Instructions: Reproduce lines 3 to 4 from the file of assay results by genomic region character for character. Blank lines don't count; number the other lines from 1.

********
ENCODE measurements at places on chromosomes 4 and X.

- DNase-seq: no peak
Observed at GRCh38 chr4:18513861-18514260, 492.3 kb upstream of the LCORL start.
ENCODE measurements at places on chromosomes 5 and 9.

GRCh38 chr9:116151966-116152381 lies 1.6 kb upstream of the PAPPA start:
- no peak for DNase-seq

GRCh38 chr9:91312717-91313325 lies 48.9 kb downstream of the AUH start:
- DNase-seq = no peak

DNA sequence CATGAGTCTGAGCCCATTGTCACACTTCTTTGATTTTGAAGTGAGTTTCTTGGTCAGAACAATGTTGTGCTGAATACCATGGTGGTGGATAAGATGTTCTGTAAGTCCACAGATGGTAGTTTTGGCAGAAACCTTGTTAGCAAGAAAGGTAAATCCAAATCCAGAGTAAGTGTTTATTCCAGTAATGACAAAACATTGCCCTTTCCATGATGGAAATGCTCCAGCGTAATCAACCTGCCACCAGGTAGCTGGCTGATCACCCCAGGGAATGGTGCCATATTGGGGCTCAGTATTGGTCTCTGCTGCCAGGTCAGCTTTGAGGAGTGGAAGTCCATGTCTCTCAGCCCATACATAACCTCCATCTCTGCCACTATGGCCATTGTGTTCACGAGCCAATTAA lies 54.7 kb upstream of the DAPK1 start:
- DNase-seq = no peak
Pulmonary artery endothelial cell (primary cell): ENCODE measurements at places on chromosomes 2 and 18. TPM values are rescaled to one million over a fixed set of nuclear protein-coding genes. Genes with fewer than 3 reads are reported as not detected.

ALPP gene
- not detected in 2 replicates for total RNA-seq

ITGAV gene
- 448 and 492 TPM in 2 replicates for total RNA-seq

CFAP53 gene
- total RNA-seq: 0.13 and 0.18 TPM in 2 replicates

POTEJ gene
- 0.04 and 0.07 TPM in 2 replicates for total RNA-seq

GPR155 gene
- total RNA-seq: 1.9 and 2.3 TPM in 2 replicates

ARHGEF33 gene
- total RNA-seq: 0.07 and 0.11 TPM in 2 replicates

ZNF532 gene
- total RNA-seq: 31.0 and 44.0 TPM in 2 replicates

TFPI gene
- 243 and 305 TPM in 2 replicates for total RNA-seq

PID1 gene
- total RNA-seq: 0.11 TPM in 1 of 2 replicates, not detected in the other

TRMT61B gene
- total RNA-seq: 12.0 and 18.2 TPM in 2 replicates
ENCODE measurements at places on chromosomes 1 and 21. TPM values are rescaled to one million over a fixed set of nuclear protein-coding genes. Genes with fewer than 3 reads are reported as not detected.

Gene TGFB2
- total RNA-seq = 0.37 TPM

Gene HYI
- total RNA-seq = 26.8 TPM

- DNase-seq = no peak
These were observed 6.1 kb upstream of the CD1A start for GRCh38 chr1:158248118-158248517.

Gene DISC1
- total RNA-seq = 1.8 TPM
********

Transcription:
Observed at GRCh38 chr4:18513861-18514260, 492.3 kb upstream of the LCORL start.
ENCODE measurements at places on chromosomes 5 and 9.